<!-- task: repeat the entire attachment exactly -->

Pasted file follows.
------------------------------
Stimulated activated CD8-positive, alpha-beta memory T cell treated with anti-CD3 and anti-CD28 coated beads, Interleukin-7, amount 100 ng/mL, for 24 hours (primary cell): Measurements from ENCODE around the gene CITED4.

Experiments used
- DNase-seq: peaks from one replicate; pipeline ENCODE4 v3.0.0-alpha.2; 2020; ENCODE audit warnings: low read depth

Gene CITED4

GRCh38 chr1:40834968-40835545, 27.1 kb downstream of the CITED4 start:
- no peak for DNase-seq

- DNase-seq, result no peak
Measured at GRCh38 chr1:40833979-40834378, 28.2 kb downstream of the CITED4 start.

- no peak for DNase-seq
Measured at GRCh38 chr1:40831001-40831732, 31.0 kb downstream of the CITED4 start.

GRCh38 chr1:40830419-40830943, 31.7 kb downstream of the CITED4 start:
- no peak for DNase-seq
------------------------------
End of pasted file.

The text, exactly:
Stimulated activated CD8-positive, alpha-beta memory T cell treated with anti-CD3 and anti-CD28 coated beads, Interleukin-7, amount 100 ng/mL, for 24 hours (primary cell): Measurements from ENCODE around the gene CITED4.

Experiments used
- DNase-seq: peaks from one replicate; pipeline ENCODE4 v3.0.0-alpha.2; 2020; ENCODE audit warnings: low read depth

Gene CITED4

GRCh38 chr1:40834968-40835545, 27.1 kb downstream of the CITED4 start:
- no peak for DNase-seq

- DNase-seq, result no peak
Measured at GRCh38 chr1:40833979-40834378, 28.2 kb downstream of the CITED4 start.

- no peak for DNase-seq
Measured at GRCh38 chr1:40831001-40831732, 31.0 kb downstream of the CITED4 start.

GRCh38 chr1:40830419-40830943, 31.7 kb downstream of the CITED4 start:
- no peak for DNase-seq